How did you come to study mathematics?
The answer I would like to give to that: Numbers and patterns have always fascinated me and mathematics was already my favorite subject in school. But to be honest, I decided to study mathematics because I couldn't make up my mind about the huge choice of courses and because it was the subject that I thought would suit me best.
And would you now say that it suits you?
Yes, now after a total of 6 years of studying I can actually say that it was the right decision, but that wasn't the case from the beginning. In the first semesters, I was sometimes quite overwhelmed and often had the feeling that I wasn't doing the studies justice. I think more students feel this way than you might think, because studying math doesn't have much to do with what you learned in school. As a result, many have a completely different idea of what the degree program will be like.
What advice would you give to future math students?
The most important thing is not to give up right away. There will always be challenges, especially in the beginning, but also in higher semesters, that will present you with bigger problems. But that's also an important quality that you learn in your studies: solving problems. Of course, everyone has to find out for themselves whether logical thinking, puzzling and a structured approach is something they enjoy, but it's also okay if you need a few semesters to do it.
That doesn't sound so easy, so why study mathematics?
Mathematics is essential to understanding the world around us and is used in many fields such as physics, engineering, and computer science. Studying math helps develop critical thinking and analytical skills that are valuable in any profession. Among other things, one learns to work precisely and accurately. It requires a lot of self-motivation and the ability to work independently, but you also learn the importance of working with others in a team, whether it's working on practice problems, studying, or collaborative projects.
Mathematics is not about memorizing formulas, but also about finding new and creative ways to solve problems. You learn to abstract complex problems and generalize solutions to similar problems.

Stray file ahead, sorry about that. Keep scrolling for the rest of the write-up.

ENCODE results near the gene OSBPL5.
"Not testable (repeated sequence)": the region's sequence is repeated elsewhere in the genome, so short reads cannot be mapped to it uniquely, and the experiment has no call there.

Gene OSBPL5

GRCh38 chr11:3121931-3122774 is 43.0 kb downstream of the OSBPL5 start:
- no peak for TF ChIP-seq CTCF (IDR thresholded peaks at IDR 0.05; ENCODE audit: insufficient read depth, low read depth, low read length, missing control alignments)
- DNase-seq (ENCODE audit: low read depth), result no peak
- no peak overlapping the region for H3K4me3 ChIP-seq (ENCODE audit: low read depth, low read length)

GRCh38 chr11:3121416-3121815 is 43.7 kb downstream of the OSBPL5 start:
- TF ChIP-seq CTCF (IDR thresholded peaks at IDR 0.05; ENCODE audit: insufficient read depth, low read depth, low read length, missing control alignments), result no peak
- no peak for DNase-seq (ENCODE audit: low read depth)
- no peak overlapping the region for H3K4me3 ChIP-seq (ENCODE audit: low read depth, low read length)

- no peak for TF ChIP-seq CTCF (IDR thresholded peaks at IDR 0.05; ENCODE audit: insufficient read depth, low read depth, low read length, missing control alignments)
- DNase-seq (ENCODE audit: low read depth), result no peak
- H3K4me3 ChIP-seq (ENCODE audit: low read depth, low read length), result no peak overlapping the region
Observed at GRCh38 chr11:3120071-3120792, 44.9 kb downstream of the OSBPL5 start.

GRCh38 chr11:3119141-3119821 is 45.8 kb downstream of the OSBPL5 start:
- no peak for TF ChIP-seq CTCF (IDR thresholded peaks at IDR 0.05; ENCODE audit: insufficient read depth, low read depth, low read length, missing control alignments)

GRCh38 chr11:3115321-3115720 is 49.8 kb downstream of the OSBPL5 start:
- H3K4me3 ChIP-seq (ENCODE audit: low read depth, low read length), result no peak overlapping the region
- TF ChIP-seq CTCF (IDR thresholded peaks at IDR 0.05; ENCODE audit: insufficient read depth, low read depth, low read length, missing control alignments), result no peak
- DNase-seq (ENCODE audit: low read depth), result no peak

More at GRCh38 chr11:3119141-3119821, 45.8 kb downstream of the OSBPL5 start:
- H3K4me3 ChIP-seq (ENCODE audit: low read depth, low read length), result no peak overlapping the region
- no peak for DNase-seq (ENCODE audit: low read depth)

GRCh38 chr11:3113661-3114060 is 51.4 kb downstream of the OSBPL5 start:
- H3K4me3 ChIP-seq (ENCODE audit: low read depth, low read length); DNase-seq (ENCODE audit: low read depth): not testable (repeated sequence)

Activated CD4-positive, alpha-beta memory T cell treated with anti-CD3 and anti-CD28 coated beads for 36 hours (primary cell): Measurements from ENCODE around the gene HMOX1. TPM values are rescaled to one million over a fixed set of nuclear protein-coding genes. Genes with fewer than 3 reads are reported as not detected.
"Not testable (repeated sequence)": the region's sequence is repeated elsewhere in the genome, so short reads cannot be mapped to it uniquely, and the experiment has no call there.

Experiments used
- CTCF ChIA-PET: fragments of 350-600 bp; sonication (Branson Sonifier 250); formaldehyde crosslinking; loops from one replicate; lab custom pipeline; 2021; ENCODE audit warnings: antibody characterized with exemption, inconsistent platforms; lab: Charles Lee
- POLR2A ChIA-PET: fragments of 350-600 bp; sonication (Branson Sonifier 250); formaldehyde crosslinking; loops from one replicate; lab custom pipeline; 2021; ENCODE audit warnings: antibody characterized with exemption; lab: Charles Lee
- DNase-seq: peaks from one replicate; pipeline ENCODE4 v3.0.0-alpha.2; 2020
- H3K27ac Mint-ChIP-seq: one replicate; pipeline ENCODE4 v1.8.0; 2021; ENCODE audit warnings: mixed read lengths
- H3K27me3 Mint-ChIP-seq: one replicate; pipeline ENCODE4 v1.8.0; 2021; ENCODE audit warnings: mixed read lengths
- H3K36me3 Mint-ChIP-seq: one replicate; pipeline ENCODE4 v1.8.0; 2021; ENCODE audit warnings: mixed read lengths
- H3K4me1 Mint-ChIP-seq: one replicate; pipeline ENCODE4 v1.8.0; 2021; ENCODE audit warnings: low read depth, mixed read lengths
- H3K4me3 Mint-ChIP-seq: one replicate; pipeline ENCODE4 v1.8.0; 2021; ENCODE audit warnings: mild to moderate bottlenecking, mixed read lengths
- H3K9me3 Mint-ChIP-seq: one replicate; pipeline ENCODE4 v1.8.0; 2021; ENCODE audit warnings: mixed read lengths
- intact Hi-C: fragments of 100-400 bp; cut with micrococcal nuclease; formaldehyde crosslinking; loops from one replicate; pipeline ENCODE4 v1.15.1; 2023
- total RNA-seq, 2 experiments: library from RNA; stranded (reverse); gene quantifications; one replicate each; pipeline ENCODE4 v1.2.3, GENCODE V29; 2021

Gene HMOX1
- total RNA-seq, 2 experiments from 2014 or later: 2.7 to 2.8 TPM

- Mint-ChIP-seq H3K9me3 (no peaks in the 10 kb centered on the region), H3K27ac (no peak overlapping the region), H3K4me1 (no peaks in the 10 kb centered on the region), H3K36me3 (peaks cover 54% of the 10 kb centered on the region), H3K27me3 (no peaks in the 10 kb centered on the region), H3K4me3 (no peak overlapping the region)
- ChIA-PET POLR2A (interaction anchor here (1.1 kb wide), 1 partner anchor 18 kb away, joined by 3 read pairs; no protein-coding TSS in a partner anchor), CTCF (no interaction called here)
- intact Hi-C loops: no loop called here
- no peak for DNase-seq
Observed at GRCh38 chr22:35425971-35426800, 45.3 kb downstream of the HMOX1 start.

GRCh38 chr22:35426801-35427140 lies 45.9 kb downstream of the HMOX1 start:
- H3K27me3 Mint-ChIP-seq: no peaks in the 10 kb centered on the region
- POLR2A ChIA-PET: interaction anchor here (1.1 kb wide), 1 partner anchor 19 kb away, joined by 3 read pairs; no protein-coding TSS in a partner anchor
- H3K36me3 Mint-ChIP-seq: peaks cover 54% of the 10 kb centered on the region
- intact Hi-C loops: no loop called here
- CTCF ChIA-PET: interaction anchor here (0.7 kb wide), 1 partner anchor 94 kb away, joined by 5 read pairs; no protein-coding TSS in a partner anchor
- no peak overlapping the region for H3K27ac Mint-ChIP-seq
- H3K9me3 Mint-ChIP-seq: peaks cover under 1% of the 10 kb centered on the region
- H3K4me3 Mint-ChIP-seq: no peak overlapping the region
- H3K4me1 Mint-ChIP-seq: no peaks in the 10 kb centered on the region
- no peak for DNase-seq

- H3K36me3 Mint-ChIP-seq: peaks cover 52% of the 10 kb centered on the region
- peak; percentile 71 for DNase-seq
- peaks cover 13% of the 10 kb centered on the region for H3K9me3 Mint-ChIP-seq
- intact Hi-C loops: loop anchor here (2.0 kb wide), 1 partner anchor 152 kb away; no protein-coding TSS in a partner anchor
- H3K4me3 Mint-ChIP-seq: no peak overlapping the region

Studying math can definitely be challenging, but it can also be fun and open you up to many different career paths.
So what kind of career opportunities are there for mathematicians?
With a degree in mathematics, many doors are open to you, including in fields such as finance, technology, and science. For example, many technology companies employ mathematicians to work on data analysis and machine learning projects. Financial institutions such as banks also seek mathematicians to work on risk management and quantitative analysis. And of course, there are many opportunities in academia such as teaching and research.
So what are you doing now after your master's degree?
I am currently doing a second master's, the M.Ed. Physics and Mathematics after specialized bachelor's in mathematics. In my bachelor's degree, I first chose physics as a minor, but then switched to computer science. I have always found physics interesting, because it gives you a lot of applications of the often quite theoretical mathematics. That's why I decided to do a second degree in physics, and the M.Ed. also gives you the opportunity to become a teacher. After this study I want to work in the economy, maybe even do a doctorate, but I still don't exclude the teaching profession as an option later on. In any case, my second degree showed me once again what really interests me and that I was right to choose mathematics.
Do you have any final advice for first-year students?/p>
I can only advise everyone to make the most of their time at university and to get involved in something beyond their own field of study. There are many great offers at the university, for example from Stuvus, and life on campus in the dorms also has a lot to offer. Not only do you get to know a lot of people, but you also learn other important life skills.
Thank you very much for the interview!
Saskia Kemmer, M.Sc.
Graduatea award winner of th Robert Bosch GmbH for outstanding M.Sc. degree in the Department of Mathematics